Knowing When to Stop


    A couple of weeks ago, I considered the project of doing a 7 Quick Takes post written by the Early Church Fathers and the Saints, allowing them to have a chance to speak for themselves.  I debated the idea for a week or two, but how could I argue with the saints?  Here are the “quick takes” they offered me.

    (1)
    “A clear rule for self-control handed down by the Fathers is this: stop eating while still hungry and do not continue until you are satisfied.” St. John Chrysostom

    (2)
    “There is no subject on which the average mind is so much confused as the subject of tolerance and intolerance. Tolerance applies only to persons, but never to principles. Intolerance applies only to principles, but never to persons.” – Archbishop Fulton Sheen

    (3)
    “We must not be surprised when we hear of murders, of killings, of wars, of hatred. If a mother can kill her own child, what is left but for us to kill each other?” – Blessed Teresa of Calcutta

    (4)
    “We must meditate before, during and after everything we do. The prophet says: “I will pray, and then I will understand.” – St. Charles Borromeo

    (5)
    “He who labors as he prays lifts his heart to God with his hands.” – St. Benedict of Nursia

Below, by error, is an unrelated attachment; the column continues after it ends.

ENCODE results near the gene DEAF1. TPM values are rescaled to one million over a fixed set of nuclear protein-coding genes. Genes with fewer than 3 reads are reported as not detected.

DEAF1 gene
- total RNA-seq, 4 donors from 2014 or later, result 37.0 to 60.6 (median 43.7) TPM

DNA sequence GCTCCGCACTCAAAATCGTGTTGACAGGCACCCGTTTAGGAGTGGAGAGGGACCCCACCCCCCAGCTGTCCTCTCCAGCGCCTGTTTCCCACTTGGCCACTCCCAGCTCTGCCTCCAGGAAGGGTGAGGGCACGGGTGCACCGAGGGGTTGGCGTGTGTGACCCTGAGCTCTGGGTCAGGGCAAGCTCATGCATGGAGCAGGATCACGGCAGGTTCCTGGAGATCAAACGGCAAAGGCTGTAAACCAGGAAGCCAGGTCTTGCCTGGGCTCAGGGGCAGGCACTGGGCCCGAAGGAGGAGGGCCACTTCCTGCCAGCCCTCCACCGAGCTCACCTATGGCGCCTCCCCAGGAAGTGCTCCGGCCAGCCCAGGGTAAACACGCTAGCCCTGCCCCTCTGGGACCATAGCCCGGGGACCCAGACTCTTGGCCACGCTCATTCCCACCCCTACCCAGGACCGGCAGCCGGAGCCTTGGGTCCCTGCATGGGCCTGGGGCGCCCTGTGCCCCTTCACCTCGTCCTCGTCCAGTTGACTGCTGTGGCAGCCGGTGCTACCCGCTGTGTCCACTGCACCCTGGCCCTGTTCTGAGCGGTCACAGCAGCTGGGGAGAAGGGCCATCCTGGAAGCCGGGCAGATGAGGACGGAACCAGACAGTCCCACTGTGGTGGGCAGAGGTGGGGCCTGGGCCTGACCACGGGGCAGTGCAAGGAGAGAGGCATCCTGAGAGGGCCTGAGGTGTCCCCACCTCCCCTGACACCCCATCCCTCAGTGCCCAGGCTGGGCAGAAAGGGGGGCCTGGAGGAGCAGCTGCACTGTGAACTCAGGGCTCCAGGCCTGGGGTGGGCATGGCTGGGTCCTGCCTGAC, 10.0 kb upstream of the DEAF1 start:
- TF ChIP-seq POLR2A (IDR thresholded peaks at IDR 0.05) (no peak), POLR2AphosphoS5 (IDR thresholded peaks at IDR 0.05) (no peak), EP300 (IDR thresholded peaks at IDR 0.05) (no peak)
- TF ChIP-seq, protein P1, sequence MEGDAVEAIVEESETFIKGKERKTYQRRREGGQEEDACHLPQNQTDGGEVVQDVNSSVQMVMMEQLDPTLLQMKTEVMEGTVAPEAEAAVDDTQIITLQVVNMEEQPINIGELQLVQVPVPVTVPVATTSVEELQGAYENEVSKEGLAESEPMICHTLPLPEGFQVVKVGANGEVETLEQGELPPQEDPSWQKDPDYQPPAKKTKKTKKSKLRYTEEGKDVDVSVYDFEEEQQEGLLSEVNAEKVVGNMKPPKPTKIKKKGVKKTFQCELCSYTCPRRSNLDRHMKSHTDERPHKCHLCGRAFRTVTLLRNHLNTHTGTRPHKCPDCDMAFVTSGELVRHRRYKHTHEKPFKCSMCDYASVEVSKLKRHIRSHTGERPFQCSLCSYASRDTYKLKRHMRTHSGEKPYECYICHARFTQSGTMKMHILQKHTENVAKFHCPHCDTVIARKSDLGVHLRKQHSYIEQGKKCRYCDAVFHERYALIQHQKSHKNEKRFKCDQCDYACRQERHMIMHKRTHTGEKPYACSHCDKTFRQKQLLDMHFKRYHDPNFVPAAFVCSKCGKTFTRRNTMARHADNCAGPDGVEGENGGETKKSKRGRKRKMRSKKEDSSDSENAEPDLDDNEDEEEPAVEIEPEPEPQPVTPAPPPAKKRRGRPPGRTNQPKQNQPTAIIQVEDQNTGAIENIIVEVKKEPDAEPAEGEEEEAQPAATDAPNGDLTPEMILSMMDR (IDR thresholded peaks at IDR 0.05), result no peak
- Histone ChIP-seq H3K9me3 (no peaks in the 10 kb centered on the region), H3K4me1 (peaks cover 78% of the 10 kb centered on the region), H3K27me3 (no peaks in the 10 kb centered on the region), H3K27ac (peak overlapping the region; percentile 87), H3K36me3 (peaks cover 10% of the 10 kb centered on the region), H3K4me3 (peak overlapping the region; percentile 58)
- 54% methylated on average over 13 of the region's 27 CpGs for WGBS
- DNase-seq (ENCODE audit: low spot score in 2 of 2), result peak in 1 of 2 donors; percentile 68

(6)
    image“In dangers, in doubts, in difficulties, think of Mary, call upon Mary. Let not her name depart from your lips, never suffer it to leave your heart. And that you may obtain the assistance of her prayer, neglect not to walk in her footsteps. With her for guide, you shall never go astray; invoking her, you shall never lose heart.” – St. Bernard of Clairvaux

    (7)
    And, in honor of Corpus Christi on Sunday:

    “Out of his loving-kindness for us he came to us, and we see this in the way he revealed himself openly to us. Taking pity on mankind’s weakness, and moved by our corruption, he could not stand aside and see death have the mastery over us. He did not want creation to perish and his Father’s work in fashioning man to be in vain. He therefore took to himself a body, no different from our own, for he did not wish simply to be in a body or only to be seen.” – St. Athanasius

     

     

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